6/8 Time Signature Bass Grooves – Bass Practice Diary 13

Learn Basslines in 6/8 Time Signature – Bass Practice Diary – 17 July 2018

6/8 is one of my favourite time signatures to play in. And I know several drummers who feel the same way. In this post I’m going to share with you some of the reasons why I love 6/8. As well as some of the key principles you need to know in order to groove in the 6/8 time signature.

This week, most of my practice time has been taken up by writing and recording examples for a book that I’m writing. The book will be a follow up to Electric Bass: Improve Your Groove which was published earlier in 2018. So, instead of showing you what I’ve been practising this week, I’m showing you some of the examples that I’ve been writing. And specifically I’m playing examples in the time signature six eight (6/8).

What is 6/8?

6/8 simply means that every bar contains six eighth notes. But you shouldn’t count the eighth notes 1 2 3 4 5 6. The basic feel of 6/8 is two beats per bar with each beat subdivided into three eighth notes. A better way to count 6/8 is 1 2 3 – 2 2 3. If you’re not sure what subdivisions are, then check out this free lesson.

Rhythmic Subdivisions on Bass Guitar

How can you make 6/8 sound more interesting?

In my opinion, the 6/8 time signature gets really interesting when you realise that a bar of 6/8 is mathematically no different from a bar of 3/4. It’s important to understand that this is only true with a straight 3/4 feel. If you play 3/4 with a swing or shuffle feel, then it’s the same as 9/8. But I’ll explain more about 9/8 in next weeks practice diary.

3/4 and 6/8 both contain six eighth notes in every bar. So any rhythm that you can play in a straight 3/4 feel can also be played in 6/8 and vice versa. Once you understand this, you suddenly have a wealth of options for playing on and off the beat in two different feels simultaneously. The 3/4 feel gives you three beats and three off beats in each bar, and the 6/8 feel gives you two beats and a further four places where you can play off the beat in every bar.

For more about beats and off beats check out this free lesson.

All of these beats and off-beats exist in one bar of 6/8, and if you can learn to feel both the 6/8 and 3/4 feels simultaneously within the 6/8 time signature, then you can create some really wonderful grooves.

Play the Examples in the Video

The examples in the video are just a small selection from the book that I’m writing. While researching this section of the book, I’ve been listening to as many examples of 6/8 rhythms as I can. I’ve heard music from all over Africa, South America, Eastern Europe and India to name just a few. I’ve discovered so many different approaches to playing in 6/8. And I’m happy to share just a few of them with you here ahead of my book being published later in 2018.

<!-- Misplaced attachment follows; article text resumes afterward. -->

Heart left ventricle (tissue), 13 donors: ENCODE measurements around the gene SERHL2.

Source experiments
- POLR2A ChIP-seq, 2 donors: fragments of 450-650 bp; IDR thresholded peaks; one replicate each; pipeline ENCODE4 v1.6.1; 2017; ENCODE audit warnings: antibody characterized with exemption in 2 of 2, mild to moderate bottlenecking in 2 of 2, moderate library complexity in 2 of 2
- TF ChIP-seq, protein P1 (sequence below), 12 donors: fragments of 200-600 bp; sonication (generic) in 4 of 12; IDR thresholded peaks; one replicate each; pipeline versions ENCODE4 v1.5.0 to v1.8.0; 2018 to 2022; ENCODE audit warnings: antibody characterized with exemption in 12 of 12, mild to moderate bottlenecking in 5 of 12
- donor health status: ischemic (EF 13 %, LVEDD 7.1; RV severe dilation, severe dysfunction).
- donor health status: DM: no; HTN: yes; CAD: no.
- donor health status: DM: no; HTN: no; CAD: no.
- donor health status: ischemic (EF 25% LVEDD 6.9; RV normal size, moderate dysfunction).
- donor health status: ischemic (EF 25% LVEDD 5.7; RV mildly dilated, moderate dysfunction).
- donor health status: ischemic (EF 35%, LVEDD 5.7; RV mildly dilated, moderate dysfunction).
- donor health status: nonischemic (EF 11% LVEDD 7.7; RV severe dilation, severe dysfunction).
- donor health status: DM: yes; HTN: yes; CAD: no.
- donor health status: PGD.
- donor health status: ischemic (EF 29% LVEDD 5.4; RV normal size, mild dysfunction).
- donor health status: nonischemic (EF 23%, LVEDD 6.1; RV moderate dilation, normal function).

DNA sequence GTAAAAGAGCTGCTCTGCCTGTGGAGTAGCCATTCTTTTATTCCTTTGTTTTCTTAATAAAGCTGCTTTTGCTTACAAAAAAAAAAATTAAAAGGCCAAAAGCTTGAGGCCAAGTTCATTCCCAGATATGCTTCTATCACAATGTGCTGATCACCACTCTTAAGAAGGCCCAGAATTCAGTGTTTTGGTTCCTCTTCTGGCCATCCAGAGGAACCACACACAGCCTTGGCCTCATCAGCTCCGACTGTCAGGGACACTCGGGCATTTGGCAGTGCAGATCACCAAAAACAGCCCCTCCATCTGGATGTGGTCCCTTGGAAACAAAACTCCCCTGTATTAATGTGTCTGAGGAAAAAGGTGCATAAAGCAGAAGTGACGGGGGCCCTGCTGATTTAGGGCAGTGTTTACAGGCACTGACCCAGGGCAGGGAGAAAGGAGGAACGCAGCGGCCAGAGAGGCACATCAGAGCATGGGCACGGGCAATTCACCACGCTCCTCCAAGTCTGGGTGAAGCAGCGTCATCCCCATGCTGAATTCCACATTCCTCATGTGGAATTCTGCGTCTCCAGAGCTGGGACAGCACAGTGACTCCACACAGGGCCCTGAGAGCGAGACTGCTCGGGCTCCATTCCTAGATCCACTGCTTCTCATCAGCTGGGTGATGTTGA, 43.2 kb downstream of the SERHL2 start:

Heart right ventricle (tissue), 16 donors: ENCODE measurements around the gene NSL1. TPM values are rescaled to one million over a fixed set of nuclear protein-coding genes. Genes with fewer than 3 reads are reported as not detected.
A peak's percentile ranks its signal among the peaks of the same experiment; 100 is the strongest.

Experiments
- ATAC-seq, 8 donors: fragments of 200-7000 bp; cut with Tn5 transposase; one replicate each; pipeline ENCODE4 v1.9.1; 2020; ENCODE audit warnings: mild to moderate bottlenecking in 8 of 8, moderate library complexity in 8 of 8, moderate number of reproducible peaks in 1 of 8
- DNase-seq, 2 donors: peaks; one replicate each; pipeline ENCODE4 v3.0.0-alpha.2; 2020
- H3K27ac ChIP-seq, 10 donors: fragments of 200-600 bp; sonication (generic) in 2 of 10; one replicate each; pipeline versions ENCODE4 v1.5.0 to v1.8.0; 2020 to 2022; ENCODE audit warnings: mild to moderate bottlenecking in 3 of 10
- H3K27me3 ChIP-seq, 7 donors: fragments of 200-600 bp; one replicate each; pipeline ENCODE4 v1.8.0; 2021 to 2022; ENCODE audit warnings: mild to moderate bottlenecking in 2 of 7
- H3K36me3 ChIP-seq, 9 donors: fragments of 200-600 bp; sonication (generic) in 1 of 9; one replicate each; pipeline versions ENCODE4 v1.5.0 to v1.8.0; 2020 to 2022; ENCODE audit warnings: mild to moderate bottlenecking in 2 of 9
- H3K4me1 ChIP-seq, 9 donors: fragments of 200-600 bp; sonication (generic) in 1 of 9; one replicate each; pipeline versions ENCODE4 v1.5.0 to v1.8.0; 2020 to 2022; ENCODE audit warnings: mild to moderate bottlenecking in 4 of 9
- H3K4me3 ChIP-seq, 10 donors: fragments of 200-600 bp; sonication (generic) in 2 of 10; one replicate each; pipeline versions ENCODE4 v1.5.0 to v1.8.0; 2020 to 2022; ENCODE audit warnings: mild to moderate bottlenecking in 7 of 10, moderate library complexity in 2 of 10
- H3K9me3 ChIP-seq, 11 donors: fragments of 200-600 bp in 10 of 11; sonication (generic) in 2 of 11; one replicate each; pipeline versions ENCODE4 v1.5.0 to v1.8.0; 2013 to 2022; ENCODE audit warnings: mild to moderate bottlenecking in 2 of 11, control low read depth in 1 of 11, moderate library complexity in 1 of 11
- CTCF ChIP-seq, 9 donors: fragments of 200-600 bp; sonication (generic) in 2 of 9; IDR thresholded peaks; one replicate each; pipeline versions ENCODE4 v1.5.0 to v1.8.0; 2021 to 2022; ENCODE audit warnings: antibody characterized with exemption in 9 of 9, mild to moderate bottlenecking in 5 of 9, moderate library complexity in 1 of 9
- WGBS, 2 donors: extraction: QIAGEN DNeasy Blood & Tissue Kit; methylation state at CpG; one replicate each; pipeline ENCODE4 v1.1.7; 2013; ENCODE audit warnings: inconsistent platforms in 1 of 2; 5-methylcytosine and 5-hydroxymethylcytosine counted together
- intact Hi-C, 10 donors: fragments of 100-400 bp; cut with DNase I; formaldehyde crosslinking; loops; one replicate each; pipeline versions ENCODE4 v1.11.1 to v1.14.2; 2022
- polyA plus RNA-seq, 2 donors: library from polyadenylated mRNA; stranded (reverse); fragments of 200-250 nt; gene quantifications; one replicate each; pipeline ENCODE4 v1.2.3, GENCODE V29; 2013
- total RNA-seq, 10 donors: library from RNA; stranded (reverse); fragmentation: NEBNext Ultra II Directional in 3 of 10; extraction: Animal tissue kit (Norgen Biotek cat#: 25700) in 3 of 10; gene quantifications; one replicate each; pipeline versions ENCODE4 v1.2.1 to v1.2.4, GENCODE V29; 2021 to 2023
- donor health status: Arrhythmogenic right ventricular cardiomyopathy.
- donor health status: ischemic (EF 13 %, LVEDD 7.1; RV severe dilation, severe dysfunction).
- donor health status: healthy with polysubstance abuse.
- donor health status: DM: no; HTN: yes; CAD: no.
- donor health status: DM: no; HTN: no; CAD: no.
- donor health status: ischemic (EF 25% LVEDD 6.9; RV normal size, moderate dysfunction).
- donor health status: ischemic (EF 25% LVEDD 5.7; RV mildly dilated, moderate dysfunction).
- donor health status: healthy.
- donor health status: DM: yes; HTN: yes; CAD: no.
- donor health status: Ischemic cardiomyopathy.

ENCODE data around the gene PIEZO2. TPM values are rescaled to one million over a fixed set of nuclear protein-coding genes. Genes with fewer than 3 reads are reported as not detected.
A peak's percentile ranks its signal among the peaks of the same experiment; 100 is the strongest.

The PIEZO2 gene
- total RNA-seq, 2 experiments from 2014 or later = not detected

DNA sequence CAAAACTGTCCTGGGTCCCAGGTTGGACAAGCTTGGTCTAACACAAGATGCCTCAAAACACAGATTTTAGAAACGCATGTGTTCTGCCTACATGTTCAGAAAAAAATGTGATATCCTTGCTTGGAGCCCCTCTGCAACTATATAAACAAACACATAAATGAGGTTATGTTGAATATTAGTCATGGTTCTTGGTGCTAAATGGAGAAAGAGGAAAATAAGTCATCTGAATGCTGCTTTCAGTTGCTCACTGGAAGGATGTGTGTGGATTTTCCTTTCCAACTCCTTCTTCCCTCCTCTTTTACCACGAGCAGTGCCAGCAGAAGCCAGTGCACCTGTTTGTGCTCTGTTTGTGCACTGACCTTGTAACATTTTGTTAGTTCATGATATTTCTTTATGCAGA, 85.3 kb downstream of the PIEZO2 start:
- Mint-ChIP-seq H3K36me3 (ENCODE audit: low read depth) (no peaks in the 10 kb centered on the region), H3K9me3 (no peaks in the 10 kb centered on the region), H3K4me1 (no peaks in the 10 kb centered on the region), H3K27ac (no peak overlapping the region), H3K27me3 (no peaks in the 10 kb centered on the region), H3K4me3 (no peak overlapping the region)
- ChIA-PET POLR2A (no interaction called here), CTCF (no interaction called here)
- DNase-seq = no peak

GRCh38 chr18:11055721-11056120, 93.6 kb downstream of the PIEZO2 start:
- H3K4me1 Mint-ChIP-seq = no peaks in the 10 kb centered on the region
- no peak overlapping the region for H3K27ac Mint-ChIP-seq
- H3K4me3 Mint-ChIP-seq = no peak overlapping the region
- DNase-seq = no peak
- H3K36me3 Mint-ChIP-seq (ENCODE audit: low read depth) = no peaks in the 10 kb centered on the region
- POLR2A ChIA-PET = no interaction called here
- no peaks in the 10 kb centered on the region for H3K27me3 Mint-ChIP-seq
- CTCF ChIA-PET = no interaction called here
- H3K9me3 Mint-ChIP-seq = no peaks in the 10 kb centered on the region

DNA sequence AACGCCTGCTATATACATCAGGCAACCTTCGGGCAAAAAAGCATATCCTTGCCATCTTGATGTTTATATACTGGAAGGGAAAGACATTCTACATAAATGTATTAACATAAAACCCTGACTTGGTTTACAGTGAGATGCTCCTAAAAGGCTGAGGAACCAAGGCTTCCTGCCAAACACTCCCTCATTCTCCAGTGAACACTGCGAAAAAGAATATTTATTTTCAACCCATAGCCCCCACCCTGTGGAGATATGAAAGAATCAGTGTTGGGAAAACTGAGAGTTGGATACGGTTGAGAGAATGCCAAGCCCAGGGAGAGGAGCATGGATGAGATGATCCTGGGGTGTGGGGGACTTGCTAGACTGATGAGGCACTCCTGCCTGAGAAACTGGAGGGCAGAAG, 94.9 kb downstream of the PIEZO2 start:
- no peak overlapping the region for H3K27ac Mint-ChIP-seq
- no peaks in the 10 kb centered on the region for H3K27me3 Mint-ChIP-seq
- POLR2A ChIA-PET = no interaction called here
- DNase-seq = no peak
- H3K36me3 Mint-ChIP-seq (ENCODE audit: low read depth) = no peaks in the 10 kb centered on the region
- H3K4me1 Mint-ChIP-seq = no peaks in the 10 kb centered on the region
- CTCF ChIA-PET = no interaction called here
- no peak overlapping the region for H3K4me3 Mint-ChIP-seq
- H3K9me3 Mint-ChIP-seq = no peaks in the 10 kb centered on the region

I wrote this first example to illustrate the difference between the 6/8 and 3/4 feels. Bars 1 and 3 have a typical 6/8 feel. Whereas bars 2 and 4 contain the three quarter notes that could be defined as 3/4.

6/8 Time Signature - Example 1
6/8 Time Signature – Example 1

The idea for Example 2 is that I’m using the 3/4 feel over the 6/8 but I’m focusing more on the off-beats. Look in particular at bar 2. There is a note on beat one and then the remaining three notes land where the off-beats would be in a bar of 3/4.

6/8 Time Signature - Example 2
6/8 Time Signature – Example 2

6/8 is a very under used time signature in rock music. Example 3 is my idea for a rock riff in 6/8.

6/8 Time Signature - Example 3
6/8 Time Signature – Example 3

The final example features a rhythm called Bembe. Which has it’s roots in African music but is best known in Afro Cuban music.

6/8 Time Signature - Example 4
6/8 Time Signature – Example 4

 

 

Use Fretless Bass to Play Jazz Solos and Melodies – Bass Practice Diary 12

Jazz Solos and Melodies on Fretless Bass – Bass Practice Diary – 10th July 2018

This week I’m featuring an excerpt from Miles Davis’ solo on the tune So What from the seminal jazz album Kind of Blue. I’m playing it on my Warwick Thumb SC fretless bass.

Why Play Jazz Solos on Bass Guitar

The purpose of this video practice diary is not to copy Miles Davis or any other jazz soloist. Firstly, it’s to try to show how well the fretless bass works as an instrument for playing jazz solos. Especially solos with the type of lyrical phrasing demonstrated by Miles Davis. Secondly, it’s because I believe that anybody that wants to learn how to solo and improvise, should try and work out solos and melodies by as many great musicians and improvisers as they can. Not because you should try to copy other musicians, but simply in order to learn from them.

Jaco Pastorius is the most influential jazz bassist in history and he overwhelmingly favoured playing fretless. He also stated that the first thing he would do when learning any new piece, was learn the melody. He felt that learning melodies was essential to playing bass lines. I strongly agree with him. I’ve stated in a previous post that one of the principle functions of bass lines, is harmony. And in order to really understand a composition and how to harmonise, you must understand the melody.

What is “Lyrical” Soloing

When I use the adjective “lyrical” to describe a solo, it might seem like an odd choice of word. The word seems to imply lyrics which is strange to attach to an instrumental solo.